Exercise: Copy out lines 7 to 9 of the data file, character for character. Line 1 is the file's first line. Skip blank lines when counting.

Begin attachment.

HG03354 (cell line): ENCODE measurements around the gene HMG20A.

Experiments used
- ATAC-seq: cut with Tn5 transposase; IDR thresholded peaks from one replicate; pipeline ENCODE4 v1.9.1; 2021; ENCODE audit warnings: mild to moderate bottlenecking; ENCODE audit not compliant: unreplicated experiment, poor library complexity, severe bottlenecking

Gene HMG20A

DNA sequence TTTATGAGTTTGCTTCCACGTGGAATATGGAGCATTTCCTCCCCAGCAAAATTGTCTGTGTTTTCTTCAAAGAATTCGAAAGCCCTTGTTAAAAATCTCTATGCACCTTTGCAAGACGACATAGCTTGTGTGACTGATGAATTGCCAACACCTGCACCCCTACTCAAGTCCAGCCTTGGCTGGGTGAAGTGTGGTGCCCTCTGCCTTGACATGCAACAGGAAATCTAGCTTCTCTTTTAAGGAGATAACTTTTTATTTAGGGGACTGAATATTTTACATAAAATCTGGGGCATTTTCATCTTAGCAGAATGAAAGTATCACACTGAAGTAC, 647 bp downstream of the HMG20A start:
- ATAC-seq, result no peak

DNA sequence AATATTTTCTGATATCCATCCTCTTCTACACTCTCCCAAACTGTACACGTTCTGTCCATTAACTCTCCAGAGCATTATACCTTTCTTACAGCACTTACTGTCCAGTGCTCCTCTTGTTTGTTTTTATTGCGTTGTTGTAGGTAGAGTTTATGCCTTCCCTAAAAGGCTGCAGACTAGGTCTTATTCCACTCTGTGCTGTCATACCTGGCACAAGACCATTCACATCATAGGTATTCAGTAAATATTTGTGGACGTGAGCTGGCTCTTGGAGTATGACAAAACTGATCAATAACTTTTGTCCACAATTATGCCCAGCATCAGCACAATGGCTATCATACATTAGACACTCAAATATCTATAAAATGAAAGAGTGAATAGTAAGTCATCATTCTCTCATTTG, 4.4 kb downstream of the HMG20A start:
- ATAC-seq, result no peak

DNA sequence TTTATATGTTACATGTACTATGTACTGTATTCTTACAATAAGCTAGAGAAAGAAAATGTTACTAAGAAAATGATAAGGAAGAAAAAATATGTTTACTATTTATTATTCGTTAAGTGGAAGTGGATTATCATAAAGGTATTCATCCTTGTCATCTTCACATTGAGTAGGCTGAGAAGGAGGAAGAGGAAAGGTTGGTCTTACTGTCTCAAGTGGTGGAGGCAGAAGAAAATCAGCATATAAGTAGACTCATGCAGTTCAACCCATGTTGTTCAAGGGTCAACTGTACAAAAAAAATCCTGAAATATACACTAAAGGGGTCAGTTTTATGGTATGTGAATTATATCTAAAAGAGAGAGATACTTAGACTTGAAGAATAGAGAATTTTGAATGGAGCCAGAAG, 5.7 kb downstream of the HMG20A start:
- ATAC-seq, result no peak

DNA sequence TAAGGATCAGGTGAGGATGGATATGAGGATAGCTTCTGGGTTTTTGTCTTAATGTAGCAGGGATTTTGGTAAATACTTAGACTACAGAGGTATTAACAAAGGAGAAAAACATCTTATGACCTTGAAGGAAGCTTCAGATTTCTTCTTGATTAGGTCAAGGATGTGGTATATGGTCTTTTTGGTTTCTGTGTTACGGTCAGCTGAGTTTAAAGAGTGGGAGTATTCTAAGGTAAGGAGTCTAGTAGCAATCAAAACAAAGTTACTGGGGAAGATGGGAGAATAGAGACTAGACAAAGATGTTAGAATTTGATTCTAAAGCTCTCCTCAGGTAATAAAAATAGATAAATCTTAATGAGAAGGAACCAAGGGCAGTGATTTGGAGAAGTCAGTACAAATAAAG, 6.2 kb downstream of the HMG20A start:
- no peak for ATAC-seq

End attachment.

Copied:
DNA sequence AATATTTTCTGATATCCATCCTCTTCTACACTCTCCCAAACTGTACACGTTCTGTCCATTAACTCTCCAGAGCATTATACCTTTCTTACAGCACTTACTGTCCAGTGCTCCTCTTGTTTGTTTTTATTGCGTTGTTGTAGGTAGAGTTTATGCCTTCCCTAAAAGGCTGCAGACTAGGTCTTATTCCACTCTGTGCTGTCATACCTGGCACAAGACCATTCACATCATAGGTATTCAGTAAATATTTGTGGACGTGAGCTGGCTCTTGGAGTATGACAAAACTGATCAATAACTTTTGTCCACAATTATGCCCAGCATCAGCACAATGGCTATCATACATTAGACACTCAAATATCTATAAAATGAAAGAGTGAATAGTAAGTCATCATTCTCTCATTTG, 4.4 kb downstream of the HMG20A start:
- ATAC-seq, result no peak

DNA sequence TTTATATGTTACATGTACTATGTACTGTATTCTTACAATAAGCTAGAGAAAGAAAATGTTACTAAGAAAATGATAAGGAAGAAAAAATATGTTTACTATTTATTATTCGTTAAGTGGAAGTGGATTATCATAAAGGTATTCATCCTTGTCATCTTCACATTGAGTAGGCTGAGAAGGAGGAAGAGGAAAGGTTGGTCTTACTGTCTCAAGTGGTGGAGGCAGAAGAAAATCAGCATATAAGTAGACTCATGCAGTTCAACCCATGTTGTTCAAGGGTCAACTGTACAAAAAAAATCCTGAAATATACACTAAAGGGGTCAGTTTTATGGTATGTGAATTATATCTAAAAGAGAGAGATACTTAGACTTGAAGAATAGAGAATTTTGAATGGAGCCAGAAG, 5.7 kb downstream of the HMG20A start: